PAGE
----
Designs On Democracy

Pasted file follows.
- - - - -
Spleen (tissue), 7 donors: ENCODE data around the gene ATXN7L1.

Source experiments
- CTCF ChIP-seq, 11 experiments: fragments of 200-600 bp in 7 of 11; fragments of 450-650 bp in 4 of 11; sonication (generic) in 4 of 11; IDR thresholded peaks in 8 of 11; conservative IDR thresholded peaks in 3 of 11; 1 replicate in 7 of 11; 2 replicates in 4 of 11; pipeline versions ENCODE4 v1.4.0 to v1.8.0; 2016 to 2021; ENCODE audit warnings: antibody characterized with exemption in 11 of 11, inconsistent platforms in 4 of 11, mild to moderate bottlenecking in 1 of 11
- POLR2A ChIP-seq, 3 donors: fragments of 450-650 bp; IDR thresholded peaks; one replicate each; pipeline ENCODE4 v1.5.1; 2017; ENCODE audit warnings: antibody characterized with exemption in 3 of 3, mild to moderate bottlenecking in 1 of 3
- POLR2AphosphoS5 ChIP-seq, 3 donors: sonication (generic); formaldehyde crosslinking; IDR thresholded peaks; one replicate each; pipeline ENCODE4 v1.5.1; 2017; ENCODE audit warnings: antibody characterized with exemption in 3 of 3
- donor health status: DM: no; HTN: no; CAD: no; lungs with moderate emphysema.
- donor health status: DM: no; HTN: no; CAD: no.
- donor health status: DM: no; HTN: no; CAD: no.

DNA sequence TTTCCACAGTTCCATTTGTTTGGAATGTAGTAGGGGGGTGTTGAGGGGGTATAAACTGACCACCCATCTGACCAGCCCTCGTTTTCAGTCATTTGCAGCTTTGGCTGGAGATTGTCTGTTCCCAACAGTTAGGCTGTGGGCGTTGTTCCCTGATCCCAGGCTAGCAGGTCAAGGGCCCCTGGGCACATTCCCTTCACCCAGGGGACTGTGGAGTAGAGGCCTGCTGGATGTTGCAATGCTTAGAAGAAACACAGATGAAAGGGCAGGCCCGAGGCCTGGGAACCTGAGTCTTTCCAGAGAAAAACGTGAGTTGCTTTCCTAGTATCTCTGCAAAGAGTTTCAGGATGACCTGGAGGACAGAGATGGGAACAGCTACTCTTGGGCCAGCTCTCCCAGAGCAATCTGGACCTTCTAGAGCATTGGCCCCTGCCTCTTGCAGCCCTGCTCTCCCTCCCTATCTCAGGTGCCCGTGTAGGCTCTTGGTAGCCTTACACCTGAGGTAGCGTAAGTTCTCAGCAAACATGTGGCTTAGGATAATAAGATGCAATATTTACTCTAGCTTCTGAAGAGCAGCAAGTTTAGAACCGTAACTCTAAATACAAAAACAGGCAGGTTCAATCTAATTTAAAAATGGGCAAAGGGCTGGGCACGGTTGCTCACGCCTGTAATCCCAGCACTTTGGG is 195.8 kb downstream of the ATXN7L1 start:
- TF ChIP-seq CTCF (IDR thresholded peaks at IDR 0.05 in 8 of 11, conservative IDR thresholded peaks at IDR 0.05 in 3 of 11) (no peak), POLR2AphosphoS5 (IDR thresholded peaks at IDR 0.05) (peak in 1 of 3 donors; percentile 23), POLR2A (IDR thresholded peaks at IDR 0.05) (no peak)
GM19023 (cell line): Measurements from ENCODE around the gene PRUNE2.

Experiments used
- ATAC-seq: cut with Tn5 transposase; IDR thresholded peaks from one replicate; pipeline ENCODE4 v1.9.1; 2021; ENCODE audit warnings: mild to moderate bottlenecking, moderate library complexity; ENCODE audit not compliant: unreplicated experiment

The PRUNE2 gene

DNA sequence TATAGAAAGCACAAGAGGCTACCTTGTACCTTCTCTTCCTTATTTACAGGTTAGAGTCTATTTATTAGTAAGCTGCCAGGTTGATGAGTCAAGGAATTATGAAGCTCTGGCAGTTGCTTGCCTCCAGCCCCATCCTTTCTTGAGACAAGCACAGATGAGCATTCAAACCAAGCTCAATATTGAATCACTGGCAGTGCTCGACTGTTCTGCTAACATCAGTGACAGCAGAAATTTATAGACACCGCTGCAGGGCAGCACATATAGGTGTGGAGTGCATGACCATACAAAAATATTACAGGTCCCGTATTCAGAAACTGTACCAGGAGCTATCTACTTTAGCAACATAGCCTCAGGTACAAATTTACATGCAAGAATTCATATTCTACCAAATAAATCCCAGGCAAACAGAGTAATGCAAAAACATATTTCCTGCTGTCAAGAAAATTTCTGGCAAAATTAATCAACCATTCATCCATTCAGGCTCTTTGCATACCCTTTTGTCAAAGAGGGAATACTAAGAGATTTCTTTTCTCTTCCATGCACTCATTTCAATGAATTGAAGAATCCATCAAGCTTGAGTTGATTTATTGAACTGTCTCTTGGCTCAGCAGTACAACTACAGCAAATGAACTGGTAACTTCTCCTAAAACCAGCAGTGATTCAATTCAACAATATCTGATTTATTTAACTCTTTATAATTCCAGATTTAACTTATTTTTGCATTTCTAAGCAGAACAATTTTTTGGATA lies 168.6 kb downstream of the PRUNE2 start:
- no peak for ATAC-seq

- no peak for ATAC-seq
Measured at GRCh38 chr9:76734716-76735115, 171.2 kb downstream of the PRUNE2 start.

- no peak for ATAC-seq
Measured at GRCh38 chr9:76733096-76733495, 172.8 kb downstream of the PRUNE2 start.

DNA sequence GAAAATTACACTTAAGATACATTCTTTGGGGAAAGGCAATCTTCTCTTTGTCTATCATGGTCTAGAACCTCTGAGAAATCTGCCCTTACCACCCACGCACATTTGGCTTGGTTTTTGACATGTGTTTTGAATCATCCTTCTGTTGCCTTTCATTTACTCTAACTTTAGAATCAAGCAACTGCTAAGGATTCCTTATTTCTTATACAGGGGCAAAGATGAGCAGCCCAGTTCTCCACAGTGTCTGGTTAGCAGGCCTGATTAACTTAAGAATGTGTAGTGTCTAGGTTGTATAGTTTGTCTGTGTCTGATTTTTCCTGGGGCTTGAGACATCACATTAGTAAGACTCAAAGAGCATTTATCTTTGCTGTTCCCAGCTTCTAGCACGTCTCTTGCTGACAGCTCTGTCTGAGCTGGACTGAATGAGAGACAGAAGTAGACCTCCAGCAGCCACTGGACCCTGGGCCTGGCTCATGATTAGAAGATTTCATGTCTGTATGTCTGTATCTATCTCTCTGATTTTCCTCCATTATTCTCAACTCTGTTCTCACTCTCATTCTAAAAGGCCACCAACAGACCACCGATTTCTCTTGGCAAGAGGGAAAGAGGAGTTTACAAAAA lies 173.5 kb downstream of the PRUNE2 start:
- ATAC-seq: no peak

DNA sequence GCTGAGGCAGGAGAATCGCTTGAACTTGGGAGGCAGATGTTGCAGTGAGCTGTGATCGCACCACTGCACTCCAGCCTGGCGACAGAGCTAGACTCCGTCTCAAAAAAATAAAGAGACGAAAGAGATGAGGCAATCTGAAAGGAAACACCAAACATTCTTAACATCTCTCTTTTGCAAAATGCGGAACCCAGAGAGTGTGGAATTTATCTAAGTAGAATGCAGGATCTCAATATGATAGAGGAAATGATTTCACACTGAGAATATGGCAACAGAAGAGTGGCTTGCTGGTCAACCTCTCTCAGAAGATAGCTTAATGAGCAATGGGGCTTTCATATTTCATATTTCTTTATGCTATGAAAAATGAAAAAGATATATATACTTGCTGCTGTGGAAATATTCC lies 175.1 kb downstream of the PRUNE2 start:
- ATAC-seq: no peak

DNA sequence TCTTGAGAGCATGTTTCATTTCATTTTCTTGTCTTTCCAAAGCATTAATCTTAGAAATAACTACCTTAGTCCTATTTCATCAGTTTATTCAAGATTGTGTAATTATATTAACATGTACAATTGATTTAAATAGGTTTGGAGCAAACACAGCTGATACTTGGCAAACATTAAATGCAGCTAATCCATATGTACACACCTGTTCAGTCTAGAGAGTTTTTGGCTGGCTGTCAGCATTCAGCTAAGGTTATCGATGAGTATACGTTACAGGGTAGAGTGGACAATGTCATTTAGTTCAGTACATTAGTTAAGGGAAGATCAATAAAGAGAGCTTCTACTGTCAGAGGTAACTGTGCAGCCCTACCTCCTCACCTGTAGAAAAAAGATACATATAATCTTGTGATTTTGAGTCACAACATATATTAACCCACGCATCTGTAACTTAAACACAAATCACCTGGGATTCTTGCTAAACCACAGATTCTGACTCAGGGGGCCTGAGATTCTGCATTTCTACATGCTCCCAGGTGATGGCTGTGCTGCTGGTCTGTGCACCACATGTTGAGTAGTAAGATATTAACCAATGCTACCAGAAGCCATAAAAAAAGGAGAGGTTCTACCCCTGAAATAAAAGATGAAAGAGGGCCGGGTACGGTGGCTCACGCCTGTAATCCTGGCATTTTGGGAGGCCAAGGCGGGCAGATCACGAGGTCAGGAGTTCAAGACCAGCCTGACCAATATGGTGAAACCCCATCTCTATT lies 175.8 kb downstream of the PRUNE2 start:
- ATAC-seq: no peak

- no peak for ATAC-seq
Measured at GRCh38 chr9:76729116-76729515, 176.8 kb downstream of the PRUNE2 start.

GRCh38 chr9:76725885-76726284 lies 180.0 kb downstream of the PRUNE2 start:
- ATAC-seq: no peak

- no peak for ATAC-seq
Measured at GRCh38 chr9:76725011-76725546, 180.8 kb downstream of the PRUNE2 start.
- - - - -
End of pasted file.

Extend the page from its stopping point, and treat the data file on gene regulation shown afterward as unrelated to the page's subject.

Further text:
Designs on Democracy examines a pivotal period in the formation of the modern profession of architecture in Britain. It shows how architects sought to meet the newly articulated demands of a mass democracy in the wake of the First World War. It does so by providing a vivid picture of architectural culture in interwar London, the Imperial metropolis, drawing on histories of design, practice, professionalism, and representation. Most accounts of this periodtend to deal exclusively with the emergence of Modernism; this study takes a different approach, encompassing a much broader perspective on the liberal professional consensus that held sway, including architecture's mainstream and its so-called avant-garde. Readers will encounter a number of unexpectednarratives, episodes, and projects: from the British Empire Exhibition at Wembley to the rebuilding of Waterloo Bridge; from the impact of the Great Slump to the passing of the first Architects Registration Act (1931); from Trystan Edwards's radical housing campaigns to the Londoners' League's unorthodox preservationism. Pulling in a range of evidence and sources - periodicals, exhibitions, photographs, and films, alongside architecture - it evokes architectural culture by listening carefullyto the tenor of its discourse. Architecture's public realm is thus analysed through sometimes surprising phrases: 'manners' to understand ideals of public propriety, 'vigilance' to explore public proprietorship, 'slump' to contextualise the emergence of public relations, 'machine-craft' to understandthe forging of public institutions. The volume spans the excitable discussions about the reconstruction of the profession for a democratic age after WWI, to reconstruction and planning following WWII, providing an ambitious revision of how we can understand twentieth century architecture in Britain.